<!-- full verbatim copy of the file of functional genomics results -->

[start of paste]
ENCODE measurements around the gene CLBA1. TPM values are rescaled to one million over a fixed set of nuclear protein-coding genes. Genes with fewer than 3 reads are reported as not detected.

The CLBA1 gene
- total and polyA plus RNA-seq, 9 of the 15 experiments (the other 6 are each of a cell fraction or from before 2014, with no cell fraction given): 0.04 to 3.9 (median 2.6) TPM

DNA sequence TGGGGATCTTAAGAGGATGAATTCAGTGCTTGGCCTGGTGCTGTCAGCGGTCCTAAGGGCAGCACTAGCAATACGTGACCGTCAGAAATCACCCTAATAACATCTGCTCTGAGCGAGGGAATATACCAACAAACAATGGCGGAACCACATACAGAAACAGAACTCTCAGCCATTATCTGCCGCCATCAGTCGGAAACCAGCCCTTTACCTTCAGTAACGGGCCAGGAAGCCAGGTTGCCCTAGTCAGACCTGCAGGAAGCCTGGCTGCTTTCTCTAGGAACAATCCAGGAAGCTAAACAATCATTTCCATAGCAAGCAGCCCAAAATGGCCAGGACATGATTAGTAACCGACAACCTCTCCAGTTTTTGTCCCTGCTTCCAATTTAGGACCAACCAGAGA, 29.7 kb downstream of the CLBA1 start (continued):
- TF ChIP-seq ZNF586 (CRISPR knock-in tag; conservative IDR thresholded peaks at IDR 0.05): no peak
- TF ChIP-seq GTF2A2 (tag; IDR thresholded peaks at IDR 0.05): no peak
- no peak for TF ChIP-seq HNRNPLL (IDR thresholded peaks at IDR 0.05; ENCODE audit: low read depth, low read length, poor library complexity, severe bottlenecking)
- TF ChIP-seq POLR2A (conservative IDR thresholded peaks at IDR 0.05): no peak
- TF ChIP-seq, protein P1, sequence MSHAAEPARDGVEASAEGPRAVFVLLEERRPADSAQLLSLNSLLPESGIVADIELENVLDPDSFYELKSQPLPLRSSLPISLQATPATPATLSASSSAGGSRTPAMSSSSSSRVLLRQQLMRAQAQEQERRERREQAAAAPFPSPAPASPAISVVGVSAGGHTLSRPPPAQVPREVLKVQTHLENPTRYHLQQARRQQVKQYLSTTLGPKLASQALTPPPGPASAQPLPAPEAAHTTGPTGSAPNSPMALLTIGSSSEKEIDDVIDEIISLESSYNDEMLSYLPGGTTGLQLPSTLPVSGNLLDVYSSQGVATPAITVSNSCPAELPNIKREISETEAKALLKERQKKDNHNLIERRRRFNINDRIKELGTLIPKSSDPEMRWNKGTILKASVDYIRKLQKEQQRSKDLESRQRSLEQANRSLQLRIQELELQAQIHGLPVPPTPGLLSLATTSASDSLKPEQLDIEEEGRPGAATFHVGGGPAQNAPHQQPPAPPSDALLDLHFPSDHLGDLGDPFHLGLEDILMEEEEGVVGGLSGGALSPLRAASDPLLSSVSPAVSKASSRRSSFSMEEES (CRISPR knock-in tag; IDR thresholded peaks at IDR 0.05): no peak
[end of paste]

ENCODE measurements around the gene CLBA1. TPM values are rescaled to one million over a fixed set of nuclear protein-coding genes. Genes with fewer than 3 reads are reported as not detected.

The CLBA1 gene
- total and polyA plus RNA-seq, 9 of the 15 experiments (the other 6 are each of a cell fraction or from before 2014, with no cell fraction given): 0.04 to 3.9 (median 2.6) TPM

DNA sequence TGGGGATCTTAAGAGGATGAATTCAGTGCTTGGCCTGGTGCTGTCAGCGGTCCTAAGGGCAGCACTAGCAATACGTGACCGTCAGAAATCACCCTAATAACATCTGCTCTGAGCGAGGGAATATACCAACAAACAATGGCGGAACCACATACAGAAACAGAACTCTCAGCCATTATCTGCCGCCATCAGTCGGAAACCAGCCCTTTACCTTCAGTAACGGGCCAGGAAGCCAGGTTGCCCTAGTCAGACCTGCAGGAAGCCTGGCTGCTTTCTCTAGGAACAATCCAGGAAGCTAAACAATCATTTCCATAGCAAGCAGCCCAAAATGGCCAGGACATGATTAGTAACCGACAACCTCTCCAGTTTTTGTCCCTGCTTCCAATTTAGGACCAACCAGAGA, 29.7 kb downstream of the CLBA1 start (continued):
- TF ChIP-seq ZNF586 (CRISPR knock-in tag; conservative IDR thresholded peaks at IDR 0.05): no peak
- TF ChIP-seq GTF2A2 (tag; IDR thresholded peaks at IDR 0.05): no peak
- no peak for TF ChIP-seq HNRNPLL (IDR thresholded peaks at IDR 0.05; ENCODE audit: low read depth, low read length, poor library complexity, severe bottlenecking)
- TF ChIP-seq POLR2A (conservative IDR thresholded peaks at IDR 0.05): no peak
- TF ChIP-seq, protein P1, sequence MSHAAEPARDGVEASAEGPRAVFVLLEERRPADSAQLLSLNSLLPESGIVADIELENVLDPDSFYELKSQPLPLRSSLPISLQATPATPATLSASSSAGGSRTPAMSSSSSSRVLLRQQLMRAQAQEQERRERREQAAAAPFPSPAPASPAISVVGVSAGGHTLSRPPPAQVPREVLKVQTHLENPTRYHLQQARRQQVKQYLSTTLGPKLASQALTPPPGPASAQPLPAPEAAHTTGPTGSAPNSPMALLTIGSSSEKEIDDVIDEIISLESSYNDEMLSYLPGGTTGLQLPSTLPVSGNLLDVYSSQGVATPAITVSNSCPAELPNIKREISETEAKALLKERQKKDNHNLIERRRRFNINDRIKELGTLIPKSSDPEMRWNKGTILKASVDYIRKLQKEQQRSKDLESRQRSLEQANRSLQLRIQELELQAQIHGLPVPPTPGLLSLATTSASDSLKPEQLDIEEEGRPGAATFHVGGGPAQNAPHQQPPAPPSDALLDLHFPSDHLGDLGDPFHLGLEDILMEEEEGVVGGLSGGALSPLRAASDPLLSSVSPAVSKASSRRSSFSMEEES (CRISPR knock-in tag; IDR thresholded peaks at IDR 0.05): no peak